Next I got thicker grips "grip puppies" cause was thinking is it the vibrations so these foam inserts go over the "pro grips" I also installed so I have gel grips covered by foam to reduce the vibrations.

Still 30min after riding hands are numb..

is this typical of any twin? What have you done to bypass this? do the V4s suffer the same fate or are better?

Or im just getting older.. even though im just in 40s

View attachment 224691

Also, perhaps different bar end weights.

Rex
 

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Discussion Starter #12
You have to ask yourself why you purchased a Ducati Monster?
Perhaps it was the look of the Monster?
For many of us, it was that and the riding feel of the Monster. It certainly was for me.
Perhaps it was the lure to the brand? That's also the case for many of us. Myself included.

If the latter is not the case, I don't think a V4 is your solution as there are no such equivalent to the Monster. The Monster is a sport cruiser.
The Panigale and RSV4 are superbikes. The Streetfighter and the Tuono are hypernakeds.

A quick analysis:
If you're drawn to the Ducati brand then a Panigale V4 or a SF V4 would be a "smoother" solution.
If you're drawn to the sport cruiser look of the Monster but not the rambunctiousness, then you may want to study the likes of the new breed of nakeds such as the "Monster Clone" CB1000R.
View attachment 224717

I would suggest you step back and draw a balance sheet of pro's and con's.
Not just for the Monster, but for all bikes that "speaks" to you.
Putting this down on paper will clear your perspective.
Lol i actually had the CB1000R was a good bike and happy with it, just that someone knocked me off the bike so it was written off..

The Ducati for me TBH was
1) Brand and the Germans owning it i trusted it more than its past notoriety of Italian made. BTW the CB1000R was made in Italy so it was my 1st step at trusting the Italians

2) The biggest buy in was it had all the goodies on it and i didn't have to modify it as my previous bikes, having Ohlins all around, slipper clutch, Marchesini wheels etc it was a simple park in garage and modify small items only needed
(kinda regret that as that is part of forming a relationship with bike doing the mods, this feels like a fill in GF as i had skipped the "building relationship" lol)

3) Red Italian.. if i can't afford the car i can the bike.. Im lucky to do 500miles on it so maybe its just time to be on it. The stupid QS i installed takes time to tune with all its settings and no one in Australia knows about it. They sold it as plug and play and not mentioning it can blip out of nowhere in low gears so i can't truly ride until that is sorted..

4) maybe im not over my ex's pictured below..


224740
224741
 

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Discussion Starter #14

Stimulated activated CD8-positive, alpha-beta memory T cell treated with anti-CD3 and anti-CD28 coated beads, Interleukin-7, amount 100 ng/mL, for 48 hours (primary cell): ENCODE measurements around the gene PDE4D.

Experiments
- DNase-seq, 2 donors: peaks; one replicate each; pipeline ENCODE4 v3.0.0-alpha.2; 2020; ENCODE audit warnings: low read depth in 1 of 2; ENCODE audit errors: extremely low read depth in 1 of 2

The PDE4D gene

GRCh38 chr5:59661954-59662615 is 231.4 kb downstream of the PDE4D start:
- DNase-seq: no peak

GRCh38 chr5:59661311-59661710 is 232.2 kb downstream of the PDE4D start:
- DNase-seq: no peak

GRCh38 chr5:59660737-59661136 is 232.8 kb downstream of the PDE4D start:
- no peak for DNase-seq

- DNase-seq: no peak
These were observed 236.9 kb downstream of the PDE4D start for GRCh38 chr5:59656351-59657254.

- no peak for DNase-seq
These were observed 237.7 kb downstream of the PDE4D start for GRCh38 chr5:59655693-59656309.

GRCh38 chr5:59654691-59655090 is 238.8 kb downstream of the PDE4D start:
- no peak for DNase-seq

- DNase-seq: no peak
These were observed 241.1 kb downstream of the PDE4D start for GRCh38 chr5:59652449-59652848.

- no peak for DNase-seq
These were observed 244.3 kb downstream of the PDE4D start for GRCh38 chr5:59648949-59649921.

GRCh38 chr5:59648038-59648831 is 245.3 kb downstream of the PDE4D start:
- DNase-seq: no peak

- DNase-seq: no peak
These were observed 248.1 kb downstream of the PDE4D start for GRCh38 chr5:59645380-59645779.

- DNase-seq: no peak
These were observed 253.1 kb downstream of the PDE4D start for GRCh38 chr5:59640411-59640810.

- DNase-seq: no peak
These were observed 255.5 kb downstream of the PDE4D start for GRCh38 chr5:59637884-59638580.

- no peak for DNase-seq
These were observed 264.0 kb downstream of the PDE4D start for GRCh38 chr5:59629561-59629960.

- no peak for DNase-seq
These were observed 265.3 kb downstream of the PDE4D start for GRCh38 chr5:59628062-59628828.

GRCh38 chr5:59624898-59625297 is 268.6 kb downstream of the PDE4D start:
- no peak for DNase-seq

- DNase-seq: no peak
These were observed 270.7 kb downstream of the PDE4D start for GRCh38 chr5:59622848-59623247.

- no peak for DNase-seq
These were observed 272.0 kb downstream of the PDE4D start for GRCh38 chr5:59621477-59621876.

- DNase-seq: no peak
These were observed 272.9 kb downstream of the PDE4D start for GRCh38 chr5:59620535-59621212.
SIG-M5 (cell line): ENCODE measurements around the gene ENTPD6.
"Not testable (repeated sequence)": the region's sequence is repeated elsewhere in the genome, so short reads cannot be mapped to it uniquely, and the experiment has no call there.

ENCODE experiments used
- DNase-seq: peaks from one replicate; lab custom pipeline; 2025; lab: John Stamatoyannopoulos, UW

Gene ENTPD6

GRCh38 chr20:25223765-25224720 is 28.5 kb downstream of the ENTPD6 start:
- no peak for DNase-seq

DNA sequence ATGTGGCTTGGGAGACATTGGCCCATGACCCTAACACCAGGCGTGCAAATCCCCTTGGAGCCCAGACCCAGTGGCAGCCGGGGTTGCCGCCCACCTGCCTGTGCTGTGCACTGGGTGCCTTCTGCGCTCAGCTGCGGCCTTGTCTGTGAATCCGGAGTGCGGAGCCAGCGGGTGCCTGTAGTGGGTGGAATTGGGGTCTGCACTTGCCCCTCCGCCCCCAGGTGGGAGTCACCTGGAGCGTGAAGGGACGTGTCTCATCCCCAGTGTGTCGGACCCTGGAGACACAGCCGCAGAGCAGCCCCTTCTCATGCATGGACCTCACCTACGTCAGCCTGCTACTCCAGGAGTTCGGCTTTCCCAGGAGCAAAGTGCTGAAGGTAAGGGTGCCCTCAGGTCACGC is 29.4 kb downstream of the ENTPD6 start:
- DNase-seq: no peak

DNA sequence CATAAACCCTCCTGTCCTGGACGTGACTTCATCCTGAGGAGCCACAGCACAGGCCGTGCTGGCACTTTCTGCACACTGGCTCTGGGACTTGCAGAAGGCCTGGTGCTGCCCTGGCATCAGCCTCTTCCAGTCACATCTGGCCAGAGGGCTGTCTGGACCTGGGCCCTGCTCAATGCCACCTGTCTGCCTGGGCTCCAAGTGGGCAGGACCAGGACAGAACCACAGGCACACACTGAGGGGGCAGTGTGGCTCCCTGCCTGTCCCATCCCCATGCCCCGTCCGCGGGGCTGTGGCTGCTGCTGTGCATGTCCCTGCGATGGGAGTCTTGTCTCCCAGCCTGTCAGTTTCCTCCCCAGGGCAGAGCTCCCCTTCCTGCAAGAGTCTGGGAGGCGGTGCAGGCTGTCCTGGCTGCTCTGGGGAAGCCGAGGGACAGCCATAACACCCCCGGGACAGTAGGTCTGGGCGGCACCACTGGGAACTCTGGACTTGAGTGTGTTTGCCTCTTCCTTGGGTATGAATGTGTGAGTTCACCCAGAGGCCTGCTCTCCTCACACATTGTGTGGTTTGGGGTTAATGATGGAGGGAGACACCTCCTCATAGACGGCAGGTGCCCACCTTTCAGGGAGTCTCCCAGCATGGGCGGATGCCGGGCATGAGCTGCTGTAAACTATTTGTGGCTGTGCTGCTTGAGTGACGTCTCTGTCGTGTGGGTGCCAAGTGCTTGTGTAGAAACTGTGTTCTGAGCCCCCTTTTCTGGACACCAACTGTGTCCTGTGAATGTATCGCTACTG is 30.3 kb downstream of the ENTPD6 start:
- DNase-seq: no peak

Honda building bikes in Italy?
Hard to believe trust me I did the research and had the custom seat made to celebrate it.

A surprising fact about the CB1000R is that even though it is for all intents and purposes, a Japanese sport bike, it is actually built in Italy by Honda Italia -- resulting in a unique ride that blends a pleasing Italian design with benefits and features from proven Japanese race technology.


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No problems for me, 64 year old geezer. I enjoy my Monster 1200, though it's got slightly more vibes at low rpm than my KTM 1290 SA. Are you sure you're not resting on your hands? How's your core strength? Has the lockdown kept you from your normal activity level? Maybe borrow some other bikes that vibe a bit and see if you have the same problem. Do your friends have a thumper , like a DR650 or KLR 650 or a Harley you could borrow? They should vibrate some, but have a different butt, hand, foot triangle.
 

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I really assumed that it was just me because I've abused my hands/wrists with weight lifting and keyboarding for soooooo many years.

Hi,
So the Monster 1200s is new to me for a year now and only had about 1/2 a dozen rides on her due to in Sydney Australia we had severe bushfires over Summer then followed by COVID 19 hasn't helped with lockdowns either.

I have come from Honda sportsbikes and never an issue with them.

1st thought it was winter when I bought the monster and numbs hands cause of the cold so I swapped out leather for lined Gore-Tex gloves to keep hands warm but still I swapped out feel for warm numb hands..

Next I got thicker grips "grip puppies" cause was thinking is it the vibrations so these foam inserts go over the "pro grips" I also installed so I have gel grips covered by foam to reduce the vibrations.

Still 30min after riding hands are numb..

is this typical of any twin? What have you done to bypass this? do the V4s suffer the same fate or are better?

Or im just getting older.. even though im just in 40s

View attachment 224691
 

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Yeah, my wrists are fine. My old man knees on the other hand, are telling me the monster is about as sporty a foot peg position as I can stand.
 

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I am more interested in the seat to handlebars reach.
Clip ons are too far forward and low for my liking.
And no, I don't want ape hangers either.